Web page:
MINNEAPOLIS (WCCO) — There are probably few bars in the state of Minnesota that have a history that is as rich, or as clandestine, as the one located at 408 Hennepin Avenue in Minneapolis.

As general manager Robert Parker guides us on a tour through the labyrinths that connect the six bars inside the Gay 90’s, one is quick to realize that this is much more than a club. It is a time capsule that, over the years, bore witness to the struggles of the gay community — as well as holding many secrets to Minneapolis’ past.

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“The Gay 90’s didn’t start out as the Gay 90’s. It started out as The Casablanca,” Parker said.

The Casablanca opened its doors in 1943 as a dinner and burlesque club. In 1948, it changed hands and became the Gay 90’s – almost 20 years before the word “gay” had been used in its current context.

“It was a term like the ‘fab 40’s’ or the ‘roaring twenties,’” Parker said. “It meant to be happy.”

Its proximity, in what was otherwise known as the Gateway District of downtown, was known to be a place of “permissiveness,” where respectable people did not go.

(credit: CBS)

“It was a strip club so close to skid row,” Parker said.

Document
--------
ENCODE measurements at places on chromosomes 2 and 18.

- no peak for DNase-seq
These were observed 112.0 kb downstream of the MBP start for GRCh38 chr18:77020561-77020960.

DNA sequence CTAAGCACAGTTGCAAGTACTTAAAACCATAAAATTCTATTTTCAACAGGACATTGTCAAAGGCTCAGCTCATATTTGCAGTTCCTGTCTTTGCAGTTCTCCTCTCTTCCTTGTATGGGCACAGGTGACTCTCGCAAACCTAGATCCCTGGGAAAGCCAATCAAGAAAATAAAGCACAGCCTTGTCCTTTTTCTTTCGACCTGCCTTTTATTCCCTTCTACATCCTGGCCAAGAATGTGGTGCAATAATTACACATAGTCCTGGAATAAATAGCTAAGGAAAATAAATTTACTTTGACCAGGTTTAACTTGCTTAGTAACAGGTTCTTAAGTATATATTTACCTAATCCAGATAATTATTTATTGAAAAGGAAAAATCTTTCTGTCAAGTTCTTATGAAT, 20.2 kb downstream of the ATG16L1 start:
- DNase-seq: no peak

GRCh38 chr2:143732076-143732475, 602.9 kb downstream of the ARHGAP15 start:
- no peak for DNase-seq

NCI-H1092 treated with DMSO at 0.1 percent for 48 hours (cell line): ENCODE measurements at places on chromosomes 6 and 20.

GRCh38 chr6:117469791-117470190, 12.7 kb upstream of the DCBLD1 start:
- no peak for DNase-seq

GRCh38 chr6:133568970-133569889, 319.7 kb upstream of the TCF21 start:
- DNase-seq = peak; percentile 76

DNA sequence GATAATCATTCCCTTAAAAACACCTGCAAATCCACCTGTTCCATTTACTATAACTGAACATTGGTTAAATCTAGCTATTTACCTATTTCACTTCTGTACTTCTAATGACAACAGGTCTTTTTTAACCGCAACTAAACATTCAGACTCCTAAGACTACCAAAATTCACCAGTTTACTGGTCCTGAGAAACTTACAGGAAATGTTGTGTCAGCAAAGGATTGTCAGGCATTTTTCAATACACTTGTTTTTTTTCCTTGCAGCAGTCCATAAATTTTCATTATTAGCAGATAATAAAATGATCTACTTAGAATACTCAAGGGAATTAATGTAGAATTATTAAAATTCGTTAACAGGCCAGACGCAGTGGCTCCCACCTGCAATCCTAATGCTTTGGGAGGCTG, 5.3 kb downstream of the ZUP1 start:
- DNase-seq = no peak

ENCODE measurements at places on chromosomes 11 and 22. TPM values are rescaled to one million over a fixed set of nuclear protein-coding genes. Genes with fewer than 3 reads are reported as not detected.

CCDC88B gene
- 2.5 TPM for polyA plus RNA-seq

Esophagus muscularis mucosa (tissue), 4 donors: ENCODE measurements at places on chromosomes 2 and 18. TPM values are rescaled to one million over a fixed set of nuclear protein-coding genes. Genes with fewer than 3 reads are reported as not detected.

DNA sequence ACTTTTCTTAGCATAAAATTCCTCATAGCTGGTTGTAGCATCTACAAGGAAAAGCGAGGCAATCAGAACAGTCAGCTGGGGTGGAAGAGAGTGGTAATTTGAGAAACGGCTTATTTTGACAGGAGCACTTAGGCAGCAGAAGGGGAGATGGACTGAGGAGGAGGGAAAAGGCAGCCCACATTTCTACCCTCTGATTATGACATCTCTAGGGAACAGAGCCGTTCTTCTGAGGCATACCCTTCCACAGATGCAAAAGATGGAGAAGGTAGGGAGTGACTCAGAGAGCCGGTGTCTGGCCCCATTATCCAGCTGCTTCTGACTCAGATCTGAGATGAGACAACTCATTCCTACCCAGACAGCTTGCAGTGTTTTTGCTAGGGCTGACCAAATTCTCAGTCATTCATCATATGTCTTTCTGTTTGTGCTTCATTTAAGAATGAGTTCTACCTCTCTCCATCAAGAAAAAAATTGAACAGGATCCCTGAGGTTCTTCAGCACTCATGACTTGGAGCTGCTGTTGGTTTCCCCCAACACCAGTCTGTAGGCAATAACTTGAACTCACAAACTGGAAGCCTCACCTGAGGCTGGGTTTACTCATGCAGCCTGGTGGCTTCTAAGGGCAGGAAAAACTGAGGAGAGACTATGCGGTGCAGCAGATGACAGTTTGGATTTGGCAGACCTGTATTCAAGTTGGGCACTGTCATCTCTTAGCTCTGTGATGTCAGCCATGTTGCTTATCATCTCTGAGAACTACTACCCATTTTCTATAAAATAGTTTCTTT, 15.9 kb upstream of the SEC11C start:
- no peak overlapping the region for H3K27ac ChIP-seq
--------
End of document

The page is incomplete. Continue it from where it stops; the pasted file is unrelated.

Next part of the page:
Which made it a good place to “not be seen.”

“It was a favorite place for the police chief, the mayor and council members,” he said.

But in the late 60s and early 70s, the city set their sights on cleaning up the Gateway District, and so went the striptease and burlesque shows at the Gay 90’s. And in 1975, the bar reopened as a discotheque.

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“And it slowly evolved into a gay bar,” Parker said.

In this case, timing was everything. As gay people all over the country began demonstrating for equal rights, the Gay 90’s became their home in Minneapolis.

“You could lose your job, your friends and your whole life could be destroyed, and this was a place that you could go and not worry about it,” Parker said.

He speaks from 30-years’ experience working at the club.

“The new generation sees this as a bastion of acceptance, and before it was a place to hide,” Parker said.

And there is no hiding the fact that the Gay 90’s has served an important role for the LGBTQ community.

“Not only are there just gay people here, but it’s an entire amalgamation of the entire population,” he said. “So gay, straight, transgender, older, black, white, Latino — every type of person living in this city is represented inside this bar.”

So Twin Cities Pride Week holds a special meaning for the people at this iconic place. And they would like you to know that whoever, or whatever you are, you will be welcomed with open arms.

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“I think everyone should celebrate gay pride,” Parke said. “Hopefully one day they’ll just call it ‘pride.’”

Amelia Santaniello